Read the “Network North” section of the government’s briefing document on the scrapping of HS2 and I suspect there is little that you would condemn. There are plans to deliver the West Yorkshire mass transit system, a new line and station for Bradford and funding for the Midlands rail hub. The problem is that these necessary investments have come at the cost of HS2 – something successive governments have promised to build. The decision is depressing for business. Cross-party consensus delivers the certainty upon which investment decisions can be made. Why can’t politicians, one fund manager said to me this week, stick to a plan for 20 or 30 years? That’s democracy.
Politically, Rishi Sunak is trying to break down consensus in the hope that he can define his premiership against what has come before. His party’s reputation is too bad to defend. As I wrote yesterday, this is the right strategy. The key problem for the Prime Minister is that these decisions don’t reflect the immediate priorities of voters. Nor can Sunak escape the impression that he is scaling back rather than building the future.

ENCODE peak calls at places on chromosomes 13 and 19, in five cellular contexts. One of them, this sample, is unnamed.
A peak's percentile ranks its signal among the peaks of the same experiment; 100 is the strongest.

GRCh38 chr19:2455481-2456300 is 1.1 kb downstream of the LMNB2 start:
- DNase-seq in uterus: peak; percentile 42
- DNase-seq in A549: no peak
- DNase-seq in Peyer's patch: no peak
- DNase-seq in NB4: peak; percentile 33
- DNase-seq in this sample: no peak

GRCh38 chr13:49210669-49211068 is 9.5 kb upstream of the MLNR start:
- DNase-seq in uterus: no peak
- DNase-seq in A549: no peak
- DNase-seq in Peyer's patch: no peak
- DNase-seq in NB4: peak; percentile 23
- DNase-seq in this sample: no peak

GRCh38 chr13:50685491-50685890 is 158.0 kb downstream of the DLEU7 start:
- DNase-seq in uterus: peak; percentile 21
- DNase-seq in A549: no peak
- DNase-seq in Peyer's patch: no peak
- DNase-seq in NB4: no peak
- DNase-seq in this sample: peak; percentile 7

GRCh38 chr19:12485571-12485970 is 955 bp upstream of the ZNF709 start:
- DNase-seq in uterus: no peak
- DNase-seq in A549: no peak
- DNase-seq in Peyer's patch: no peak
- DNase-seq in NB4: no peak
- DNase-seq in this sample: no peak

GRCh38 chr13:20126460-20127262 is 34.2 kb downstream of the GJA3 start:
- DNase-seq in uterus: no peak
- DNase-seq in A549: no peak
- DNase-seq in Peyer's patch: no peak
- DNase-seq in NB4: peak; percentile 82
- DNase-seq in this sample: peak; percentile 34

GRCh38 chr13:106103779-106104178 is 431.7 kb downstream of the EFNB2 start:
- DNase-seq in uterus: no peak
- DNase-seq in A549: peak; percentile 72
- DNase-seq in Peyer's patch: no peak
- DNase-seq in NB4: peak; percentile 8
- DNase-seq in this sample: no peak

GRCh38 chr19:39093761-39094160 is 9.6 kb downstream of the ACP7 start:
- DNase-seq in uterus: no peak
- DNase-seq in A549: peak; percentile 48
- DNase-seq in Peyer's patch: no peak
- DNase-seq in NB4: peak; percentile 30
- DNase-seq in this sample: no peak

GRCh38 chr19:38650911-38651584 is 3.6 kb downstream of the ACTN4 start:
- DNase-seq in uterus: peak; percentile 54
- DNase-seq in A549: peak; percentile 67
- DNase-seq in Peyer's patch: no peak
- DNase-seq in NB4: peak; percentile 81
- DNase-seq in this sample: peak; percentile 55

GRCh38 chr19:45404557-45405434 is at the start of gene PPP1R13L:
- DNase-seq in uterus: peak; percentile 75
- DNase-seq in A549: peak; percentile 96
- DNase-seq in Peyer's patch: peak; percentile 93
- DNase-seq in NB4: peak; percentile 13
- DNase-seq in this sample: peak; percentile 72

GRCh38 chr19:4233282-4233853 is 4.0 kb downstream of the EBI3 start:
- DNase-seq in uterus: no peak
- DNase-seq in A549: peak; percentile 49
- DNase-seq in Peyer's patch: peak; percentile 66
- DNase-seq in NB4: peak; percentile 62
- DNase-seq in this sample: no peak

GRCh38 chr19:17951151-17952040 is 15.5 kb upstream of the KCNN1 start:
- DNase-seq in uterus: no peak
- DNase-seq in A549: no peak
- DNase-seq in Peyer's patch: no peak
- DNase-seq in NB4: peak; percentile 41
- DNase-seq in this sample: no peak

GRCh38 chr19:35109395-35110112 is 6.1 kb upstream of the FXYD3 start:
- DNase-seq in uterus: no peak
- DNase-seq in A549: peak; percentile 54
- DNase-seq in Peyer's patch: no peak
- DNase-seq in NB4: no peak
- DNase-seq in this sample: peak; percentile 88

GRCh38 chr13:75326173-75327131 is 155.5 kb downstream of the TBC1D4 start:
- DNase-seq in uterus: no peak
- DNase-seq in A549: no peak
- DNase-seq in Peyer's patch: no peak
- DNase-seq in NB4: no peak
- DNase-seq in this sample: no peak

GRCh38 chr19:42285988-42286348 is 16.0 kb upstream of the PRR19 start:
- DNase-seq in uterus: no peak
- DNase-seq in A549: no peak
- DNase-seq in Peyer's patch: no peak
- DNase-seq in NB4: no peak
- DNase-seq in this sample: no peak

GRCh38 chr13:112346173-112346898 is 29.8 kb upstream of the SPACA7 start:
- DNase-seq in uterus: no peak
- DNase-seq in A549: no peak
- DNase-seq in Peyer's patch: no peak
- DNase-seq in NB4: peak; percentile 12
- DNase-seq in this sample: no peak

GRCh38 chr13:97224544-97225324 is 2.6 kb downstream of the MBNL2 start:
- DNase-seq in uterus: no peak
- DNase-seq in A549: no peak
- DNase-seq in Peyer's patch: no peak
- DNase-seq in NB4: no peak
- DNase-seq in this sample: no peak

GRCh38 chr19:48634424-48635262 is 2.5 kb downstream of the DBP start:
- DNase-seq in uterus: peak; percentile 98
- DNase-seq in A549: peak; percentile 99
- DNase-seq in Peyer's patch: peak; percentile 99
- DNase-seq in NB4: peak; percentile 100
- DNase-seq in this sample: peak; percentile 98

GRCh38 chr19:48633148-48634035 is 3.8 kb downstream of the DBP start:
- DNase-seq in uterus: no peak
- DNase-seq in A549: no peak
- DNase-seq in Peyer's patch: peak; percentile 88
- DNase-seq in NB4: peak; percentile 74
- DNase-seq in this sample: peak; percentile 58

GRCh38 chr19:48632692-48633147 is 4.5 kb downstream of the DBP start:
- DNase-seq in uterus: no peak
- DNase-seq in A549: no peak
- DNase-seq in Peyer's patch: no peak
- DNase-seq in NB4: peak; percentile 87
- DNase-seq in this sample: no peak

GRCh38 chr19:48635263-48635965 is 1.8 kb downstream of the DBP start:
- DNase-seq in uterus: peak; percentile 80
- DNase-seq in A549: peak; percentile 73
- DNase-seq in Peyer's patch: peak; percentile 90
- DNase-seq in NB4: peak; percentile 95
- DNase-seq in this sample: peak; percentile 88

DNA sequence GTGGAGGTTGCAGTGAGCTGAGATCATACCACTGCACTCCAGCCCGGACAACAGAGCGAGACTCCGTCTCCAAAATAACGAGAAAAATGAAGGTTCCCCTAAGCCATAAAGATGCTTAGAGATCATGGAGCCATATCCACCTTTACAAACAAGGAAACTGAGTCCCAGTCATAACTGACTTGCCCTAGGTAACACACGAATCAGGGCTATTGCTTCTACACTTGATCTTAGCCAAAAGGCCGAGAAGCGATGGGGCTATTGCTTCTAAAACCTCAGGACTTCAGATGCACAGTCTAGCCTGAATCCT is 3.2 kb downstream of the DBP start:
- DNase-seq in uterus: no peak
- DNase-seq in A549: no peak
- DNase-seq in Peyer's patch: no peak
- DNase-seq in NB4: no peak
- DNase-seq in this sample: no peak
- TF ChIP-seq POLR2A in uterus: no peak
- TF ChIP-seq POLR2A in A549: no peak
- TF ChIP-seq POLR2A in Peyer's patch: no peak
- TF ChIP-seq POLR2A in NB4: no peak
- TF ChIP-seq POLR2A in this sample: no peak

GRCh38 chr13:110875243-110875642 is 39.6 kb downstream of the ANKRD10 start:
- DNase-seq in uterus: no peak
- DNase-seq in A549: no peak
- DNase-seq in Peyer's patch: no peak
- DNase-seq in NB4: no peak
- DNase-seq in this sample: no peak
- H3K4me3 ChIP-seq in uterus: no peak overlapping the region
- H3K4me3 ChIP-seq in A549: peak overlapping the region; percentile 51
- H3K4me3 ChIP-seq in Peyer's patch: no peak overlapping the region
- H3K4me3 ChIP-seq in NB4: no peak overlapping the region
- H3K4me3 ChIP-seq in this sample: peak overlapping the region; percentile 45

There is another, perhaps more interesting, consequence of Sunak’s decision to question the HS2 and net zero consensus. Agreement over them meant that two of the largest policy programmes in the country were not subject to day-to-day political debate. Now, Labour is forced to respond. Is Sunak creating a new consensus that Labour will follow? Or will Labour define itself in opposition to the decisions?
That will largely depend on whether Labour wants to find the money to fund both HS2 and “Network North”. Rachel Reeves’s fiscal conservatism places her much closer to Sunak than some in Labour would like to admit. (Such an approach may not survive contact with the reality of government. As John Gray writes, “A further spike in oil prices or escalating geopolitical conflicts in Ukraine, Kosovo or Taiwan will test it to destruction.”) Labour’s response to the changes will be one of the best signs yet of whether it will rethink the country’s approach to public finances or stick to the orthodoxy of the past few years.
This piece first appeared in the Morning Call newsletter; subscribe to it on Substack here.
[See also: The return of the two Germanys]